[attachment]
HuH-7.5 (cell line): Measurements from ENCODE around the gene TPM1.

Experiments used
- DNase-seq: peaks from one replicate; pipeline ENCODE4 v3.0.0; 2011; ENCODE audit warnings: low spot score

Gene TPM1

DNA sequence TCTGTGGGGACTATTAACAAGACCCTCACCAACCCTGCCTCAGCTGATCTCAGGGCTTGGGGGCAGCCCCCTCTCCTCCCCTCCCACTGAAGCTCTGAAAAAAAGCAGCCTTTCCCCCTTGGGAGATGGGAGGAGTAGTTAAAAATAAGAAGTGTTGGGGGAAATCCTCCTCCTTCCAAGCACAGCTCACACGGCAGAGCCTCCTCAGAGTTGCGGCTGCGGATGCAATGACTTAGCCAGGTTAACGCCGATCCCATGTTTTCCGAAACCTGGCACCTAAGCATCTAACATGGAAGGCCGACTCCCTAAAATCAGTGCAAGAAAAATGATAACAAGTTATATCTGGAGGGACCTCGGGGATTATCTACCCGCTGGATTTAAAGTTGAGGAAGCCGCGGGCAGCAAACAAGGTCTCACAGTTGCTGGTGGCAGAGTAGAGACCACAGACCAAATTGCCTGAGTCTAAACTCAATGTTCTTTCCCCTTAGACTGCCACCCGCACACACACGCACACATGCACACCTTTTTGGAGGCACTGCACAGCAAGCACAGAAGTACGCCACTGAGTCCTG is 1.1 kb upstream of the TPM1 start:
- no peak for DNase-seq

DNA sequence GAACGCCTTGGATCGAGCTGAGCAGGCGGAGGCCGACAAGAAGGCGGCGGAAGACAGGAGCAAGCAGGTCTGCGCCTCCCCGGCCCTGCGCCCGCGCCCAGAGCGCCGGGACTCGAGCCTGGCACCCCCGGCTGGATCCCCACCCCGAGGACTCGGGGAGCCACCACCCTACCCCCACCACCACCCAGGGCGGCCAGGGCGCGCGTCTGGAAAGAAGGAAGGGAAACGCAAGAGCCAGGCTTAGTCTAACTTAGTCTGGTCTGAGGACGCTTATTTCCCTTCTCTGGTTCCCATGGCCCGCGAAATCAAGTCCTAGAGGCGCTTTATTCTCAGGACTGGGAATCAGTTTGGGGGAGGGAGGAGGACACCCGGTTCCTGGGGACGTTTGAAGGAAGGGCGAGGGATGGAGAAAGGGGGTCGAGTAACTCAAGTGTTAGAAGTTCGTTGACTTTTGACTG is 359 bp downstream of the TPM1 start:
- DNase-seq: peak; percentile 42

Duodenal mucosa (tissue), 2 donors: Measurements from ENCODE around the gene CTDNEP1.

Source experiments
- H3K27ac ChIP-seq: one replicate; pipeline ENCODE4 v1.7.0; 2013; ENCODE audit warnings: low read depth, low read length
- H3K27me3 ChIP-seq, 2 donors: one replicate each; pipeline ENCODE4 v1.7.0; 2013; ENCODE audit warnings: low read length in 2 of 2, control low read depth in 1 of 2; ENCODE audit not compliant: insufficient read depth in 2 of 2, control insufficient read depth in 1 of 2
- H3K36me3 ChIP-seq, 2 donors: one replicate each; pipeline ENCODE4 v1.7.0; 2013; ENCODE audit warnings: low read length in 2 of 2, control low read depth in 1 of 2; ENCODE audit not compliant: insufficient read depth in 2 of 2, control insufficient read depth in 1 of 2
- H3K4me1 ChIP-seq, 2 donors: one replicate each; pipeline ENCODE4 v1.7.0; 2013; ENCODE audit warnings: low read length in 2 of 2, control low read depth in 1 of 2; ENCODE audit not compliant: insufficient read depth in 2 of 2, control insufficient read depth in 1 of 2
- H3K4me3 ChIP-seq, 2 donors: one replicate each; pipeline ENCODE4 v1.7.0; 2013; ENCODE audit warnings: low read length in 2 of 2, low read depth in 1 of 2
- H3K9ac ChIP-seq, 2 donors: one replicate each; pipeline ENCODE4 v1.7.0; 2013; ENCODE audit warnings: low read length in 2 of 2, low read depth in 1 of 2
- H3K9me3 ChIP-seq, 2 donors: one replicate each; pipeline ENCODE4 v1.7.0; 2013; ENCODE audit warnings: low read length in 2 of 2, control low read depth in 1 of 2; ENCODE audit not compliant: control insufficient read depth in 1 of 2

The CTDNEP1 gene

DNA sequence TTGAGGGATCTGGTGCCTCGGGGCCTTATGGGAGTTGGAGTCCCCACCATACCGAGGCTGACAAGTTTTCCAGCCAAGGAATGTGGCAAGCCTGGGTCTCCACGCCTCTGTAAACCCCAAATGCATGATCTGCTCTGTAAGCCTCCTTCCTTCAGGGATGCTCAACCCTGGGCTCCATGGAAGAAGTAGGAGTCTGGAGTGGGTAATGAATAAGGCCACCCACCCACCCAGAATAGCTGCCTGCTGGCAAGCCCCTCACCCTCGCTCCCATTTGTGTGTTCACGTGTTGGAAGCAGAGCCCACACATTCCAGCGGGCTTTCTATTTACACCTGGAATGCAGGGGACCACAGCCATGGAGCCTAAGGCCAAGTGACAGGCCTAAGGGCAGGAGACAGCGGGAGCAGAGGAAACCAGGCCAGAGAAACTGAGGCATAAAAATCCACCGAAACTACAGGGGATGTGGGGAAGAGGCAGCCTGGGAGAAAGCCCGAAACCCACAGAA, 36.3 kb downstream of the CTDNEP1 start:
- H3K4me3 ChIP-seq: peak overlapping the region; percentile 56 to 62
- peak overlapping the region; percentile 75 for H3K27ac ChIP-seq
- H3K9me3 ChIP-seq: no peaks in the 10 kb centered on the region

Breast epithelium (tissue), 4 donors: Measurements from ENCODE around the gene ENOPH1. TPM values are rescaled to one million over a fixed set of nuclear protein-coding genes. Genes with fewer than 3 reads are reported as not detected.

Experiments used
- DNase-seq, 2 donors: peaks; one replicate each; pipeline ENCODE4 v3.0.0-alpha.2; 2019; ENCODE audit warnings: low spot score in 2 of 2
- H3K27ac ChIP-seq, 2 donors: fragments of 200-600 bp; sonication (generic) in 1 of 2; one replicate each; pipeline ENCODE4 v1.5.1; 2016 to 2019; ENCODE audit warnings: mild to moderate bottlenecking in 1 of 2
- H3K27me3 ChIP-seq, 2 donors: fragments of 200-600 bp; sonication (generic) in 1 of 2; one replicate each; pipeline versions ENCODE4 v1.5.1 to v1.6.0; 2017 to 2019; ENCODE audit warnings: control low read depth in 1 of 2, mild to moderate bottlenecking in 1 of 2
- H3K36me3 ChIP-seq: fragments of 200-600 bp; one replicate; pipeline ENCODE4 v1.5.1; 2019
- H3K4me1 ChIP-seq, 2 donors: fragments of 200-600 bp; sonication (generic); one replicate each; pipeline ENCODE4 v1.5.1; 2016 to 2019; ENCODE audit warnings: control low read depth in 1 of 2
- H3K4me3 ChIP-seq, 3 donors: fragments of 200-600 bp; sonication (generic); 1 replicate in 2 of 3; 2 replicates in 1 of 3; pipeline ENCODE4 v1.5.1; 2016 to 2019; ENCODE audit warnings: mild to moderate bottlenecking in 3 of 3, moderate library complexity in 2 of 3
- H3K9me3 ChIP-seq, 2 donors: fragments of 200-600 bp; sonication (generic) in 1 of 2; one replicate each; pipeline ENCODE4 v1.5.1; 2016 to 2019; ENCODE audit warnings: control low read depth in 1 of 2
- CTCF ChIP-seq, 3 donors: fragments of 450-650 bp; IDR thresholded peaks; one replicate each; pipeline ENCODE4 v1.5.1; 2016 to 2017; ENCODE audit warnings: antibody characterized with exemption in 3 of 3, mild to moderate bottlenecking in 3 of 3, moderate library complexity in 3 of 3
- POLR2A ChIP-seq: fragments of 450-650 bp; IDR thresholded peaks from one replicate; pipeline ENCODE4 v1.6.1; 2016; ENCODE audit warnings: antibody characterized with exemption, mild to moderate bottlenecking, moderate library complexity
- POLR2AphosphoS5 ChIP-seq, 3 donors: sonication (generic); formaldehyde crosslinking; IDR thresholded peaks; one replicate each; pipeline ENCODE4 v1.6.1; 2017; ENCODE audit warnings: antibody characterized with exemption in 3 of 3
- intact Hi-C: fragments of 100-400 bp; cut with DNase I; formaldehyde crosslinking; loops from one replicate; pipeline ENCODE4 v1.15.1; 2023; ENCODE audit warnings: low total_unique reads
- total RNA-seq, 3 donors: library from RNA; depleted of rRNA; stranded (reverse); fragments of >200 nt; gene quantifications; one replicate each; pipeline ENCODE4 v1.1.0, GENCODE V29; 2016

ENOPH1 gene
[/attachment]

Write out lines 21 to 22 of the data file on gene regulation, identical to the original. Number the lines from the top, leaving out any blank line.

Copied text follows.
- peak overlapping the region; percentile 75 for H3K27ac ChIP-seq
- H3K9me3 ChIP-seq: no peaks in the 10 kb centered on the region